The CITY OF CATSKILL and the KAATERSKILL were the first boats built for the company. They were built at Athens by Van Loan & Magee – The CITY OF CATSKILL in the year 1880 and the KAATERSKILL in 1882. The KAATERSKILL, a much larger and better appointed vessel than had ever been on the route before, was placed in service in August, 1882, and had been running less than a month when, on a trip down the river in the vicinity of Stony Point, her engine was disabled by the breaking of the strap of the walking beam and the connecting rod, in falling, broke the main steam pipe. One person died from inhaling the escaping steam and several were severely scalded. She was repaired and ran until 1914 when she was dismantled at Newburgh. Misfortune seemed “to dog” the company during this period. On February 11, 1883, while under charter to run to Rondout, the CITY OF CATSKILL was destroyed by fire at her dock in Rondout Creek.
The first steel hull vessel owned by the company was built for it in 1898 by the T. S. Marvel Company, at Newburgh, and named the ONTEORA. In the first summer of her service, she made the trip from New York to Catskill, with one landing, in five hours and 25 minutes and earned her place as Queen of the State-Room Boats of the Hudson River. Her sister state-room boat, the CLERMONT, was also built for the company at Newburgh, in the year 1911. They last ran on the Catskill Evening Line in 1917. They were converted to excusion (sic) boats and in 1920 placed in service between New York and Bear Mountain. The Onteora was destroyed by fire at her Bear Mountain dock on September 21, 1936. The CLERMONT was renamed BEAR MOUNTAIN and ran her last trip in 1948. She was subsequently broken up and removed from documentation in 1951.
The name “Catskill Evening Line’, was acquired at the purchase of the New York and Hudson Line boats – the propellers WILLIAM C. REDFIELD In 1890 and the THOMAS MCMANUS in 1892. The WILLIAM C. REDFIELD was destroyed by fire at the Athens Flats on June 20, 1910 and the THOMAS MCMANUS at her North River dock on August 28, 1902.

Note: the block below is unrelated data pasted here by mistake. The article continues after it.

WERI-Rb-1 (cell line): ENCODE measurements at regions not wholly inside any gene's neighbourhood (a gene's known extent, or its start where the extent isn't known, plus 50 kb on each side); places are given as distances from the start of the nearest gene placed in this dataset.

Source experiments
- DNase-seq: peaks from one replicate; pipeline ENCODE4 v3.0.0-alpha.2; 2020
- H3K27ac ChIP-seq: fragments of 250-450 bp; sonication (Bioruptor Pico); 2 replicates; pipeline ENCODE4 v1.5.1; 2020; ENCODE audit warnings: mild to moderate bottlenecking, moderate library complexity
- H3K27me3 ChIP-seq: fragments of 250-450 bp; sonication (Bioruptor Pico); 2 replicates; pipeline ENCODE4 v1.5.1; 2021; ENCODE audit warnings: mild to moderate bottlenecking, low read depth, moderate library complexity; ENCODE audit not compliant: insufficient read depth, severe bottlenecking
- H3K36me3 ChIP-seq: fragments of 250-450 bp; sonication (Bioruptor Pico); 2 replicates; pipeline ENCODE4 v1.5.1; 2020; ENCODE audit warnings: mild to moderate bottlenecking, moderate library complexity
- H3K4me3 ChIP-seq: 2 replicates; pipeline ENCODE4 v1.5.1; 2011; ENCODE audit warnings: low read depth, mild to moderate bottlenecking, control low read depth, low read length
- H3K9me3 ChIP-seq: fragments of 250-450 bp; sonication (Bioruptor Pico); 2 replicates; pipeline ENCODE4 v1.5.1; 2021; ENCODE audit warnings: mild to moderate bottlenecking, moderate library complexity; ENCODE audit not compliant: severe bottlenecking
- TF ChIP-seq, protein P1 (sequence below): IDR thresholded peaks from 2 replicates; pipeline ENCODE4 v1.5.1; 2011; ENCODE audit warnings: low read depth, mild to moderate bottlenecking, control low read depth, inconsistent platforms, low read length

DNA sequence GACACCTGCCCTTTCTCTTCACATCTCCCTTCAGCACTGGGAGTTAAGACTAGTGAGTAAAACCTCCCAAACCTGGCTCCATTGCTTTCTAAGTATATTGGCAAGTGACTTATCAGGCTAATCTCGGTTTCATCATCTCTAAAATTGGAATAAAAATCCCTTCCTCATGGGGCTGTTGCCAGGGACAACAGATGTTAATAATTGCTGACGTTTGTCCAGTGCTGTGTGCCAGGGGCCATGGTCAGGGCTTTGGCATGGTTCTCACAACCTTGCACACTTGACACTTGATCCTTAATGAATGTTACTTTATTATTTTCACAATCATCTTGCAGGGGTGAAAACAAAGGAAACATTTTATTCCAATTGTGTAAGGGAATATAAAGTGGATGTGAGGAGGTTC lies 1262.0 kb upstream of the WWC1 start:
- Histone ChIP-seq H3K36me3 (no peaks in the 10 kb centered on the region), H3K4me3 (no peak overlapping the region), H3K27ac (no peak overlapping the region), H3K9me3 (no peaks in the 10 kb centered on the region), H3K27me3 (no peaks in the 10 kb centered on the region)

The wooden hull steamer STORM KING was built at Wilmington, Delaware, in 1911 and in 1912, the company bought the steamer “John Lenox” and renamed her the RESERVE when she was put in operation on July 14, 1913. They were the last two steamboats to run on the Catskill Evening Line, which ceased operations in 1931. Both boats were laid aside in 1931 and never ran again. The STORM KING was broken up in 1936. Her pilot house is now an office building in the rear of the Brady Funeral Home, Mansion Street, and her hull rotted away at the old Catskill Evening Line dock in Coxsackie. The RESERVE, too, rotted away.
As of 1939, only one of this proud line of boats is still running – the CATSKILL. The CATSKILL is a steam propeller with steel hull built for the company at Staten Island by the Staten Island Shipbuilding Company in the year 1923. She made her maiden trip from New York to Catskill on Monday, August 6, 1923, under command of Capt. William H. Burlingham, of New Baltimore. In 1928, the CATSKILL was taken to Long Island Sound and converted into a passenger and car ferry and ran on a route between New London, Conn. And Greenport, Long Island. In 1941, she was sold to the U.S. Army Engineers and named the “Col. George M. Grimes.” After the war, she was purchased by the Bridgeport and Port Jefferson Steamboat Co. and her name changed back to the CATSKILL. She is still in service between Bridgeport, Conn. And Port Jefferson, Long Island.
August 27, 1959
EARLY RIVER STEAMERS PIONEERS OF DAY LINE
The five big steamers of the Hudson River Day Lines, which for so many years were an integral part of life in the river towns, did not just happen. They emanated, as a new and improved type steamer, from a long line of courageous old vessels which in turn evolved from the Clermont and her sister ships.